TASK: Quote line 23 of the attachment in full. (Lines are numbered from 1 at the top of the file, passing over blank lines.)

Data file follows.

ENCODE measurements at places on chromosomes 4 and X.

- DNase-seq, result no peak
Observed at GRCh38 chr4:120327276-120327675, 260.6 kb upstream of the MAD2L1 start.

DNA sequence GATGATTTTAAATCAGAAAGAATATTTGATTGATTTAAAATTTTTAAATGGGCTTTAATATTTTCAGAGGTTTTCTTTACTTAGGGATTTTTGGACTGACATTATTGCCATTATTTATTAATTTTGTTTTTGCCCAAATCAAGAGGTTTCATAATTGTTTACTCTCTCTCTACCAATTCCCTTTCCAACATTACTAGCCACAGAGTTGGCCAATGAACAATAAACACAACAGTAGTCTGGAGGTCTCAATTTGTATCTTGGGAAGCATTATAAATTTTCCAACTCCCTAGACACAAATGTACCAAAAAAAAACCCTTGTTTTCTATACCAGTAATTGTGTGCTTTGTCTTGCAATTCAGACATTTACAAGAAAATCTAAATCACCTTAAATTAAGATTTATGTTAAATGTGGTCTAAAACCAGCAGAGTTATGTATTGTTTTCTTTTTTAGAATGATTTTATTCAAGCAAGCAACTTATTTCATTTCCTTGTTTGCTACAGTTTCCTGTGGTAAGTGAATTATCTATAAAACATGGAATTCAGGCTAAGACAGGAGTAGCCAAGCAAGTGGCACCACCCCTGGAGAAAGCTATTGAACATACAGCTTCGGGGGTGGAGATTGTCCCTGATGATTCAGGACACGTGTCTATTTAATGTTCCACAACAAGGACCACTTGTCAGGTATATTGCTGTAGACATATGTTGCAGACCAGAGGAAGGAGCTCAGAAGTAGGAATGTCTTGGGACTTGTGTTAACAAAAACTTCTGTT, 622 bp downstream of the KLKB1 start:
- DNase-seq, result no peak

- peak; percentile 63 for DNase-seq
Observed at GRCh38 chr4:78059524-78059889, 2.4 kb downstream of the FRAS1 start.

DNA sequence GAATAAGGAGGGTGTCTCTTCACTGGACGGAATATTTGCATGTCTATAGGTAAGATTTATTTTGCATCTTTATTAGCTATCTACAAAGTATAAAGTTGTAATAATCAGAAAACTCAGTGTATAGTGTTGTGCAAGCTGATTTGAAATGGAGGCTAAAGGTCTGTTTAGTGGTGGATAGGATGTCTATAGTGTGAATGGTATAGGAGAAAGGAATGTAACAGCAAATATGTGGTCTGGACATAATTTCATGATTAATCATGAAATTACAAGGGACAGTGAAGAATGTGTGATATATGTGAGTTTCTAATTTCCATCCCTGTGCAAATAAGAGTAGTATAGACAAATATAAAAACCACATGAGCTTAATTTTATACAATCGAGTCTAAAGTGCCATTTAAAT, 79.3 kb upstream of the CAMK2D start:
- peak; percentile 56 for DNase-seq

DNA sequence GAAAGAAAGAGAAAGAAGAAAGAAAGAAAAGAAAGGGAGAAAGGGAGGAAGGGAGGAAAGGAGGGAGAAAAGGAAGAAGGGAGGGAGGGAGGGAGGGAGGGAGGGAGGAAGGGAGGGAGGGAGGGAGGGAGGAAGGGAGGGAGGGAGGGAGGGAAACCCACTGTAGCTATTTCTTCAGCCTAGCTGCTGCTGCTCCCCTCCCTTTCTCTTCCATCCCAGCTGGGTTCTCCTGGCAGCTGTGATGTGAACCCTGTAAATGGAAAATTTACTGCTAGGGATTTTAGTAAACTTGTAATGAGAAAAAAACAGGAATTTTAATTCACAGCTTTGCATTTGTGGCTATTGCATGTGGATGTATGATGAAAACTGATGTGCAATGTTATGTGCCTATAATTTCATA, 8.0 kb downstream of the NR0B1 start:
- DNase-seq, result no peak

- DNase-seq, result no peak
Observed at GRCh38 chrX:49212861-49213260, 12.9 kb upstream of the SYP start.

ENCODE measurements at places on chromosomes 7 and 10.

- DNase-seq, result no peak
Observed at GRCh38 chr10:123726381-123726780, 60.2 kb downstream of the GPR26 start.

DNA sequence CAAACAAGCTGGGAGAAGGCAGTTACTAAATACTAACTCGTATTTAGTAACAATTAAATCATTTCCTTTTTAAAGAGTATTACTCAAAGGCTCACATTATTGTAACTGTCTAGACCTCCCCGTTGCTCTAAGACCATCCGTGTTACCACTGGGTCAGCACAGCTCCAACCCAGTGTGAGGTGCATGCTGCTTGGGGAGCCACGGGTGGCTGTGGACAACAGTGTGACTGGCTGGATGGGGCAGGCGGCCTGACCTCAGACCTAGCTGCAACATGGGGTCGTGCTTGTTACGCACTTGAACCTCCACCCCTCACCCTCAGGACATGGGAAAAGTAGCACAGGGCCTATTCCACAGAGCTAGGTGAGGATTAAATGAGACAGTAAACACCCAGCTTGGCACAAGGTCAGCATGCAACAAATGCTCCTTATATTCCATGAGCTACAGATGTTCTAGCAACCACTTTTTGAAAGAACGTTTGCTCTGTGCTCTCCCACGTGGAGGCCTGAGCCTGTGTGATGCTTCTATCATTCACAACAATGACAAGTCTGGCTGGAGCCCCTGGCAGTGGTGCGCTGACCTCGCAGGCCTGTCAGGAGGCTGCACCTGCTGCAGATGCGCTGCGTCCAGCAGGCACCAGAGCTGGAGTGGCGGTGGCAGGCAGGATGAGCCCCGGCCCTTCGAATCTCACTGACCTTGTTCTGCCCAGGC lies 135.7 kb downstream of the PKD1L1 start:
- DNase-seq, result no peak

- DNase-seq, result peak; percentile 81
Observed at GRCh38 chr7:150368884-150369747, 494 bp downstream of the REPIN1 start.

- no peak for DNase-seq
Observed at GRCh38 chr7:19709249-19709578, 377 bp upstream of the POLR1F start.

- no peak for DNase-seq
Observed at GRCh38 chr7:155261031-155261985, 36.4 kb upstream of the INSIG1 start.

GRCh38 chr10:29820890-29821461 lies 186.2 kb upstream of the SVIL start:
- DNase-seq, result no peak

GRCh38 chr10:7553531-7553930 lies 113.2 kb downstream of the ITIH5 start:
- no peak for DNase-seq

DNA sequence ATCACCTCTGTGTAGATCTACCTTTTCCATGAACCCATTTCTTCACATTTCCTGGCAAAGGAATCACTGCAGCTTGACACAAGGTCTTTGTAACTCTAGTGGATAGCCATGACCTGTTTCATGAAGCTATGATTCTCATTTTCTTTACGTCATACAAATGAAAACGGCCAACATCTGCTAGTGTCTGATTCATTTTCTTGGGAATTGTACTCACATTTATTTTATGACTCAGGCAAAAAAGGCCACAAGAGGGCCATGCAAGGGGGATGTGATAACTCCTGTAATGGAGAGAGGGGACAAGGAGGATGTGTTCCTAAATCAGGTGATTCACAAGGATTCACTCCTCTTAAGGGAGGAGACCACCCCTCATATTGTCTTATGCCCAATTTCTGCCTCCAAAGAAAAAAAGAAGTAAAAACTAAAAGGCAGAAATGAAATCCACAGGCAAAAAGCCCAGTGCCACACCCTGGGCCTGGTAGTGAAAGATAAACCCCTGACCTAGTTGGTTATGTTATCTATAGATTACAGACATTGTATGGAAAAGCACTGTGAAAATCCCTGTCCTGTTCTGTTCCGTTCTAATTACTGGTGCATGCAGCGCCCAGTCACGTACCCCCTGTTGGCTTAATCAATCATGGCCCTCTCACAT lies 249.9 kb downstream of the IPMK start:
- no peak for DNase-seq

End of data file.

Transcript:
- no peak for DNase-seq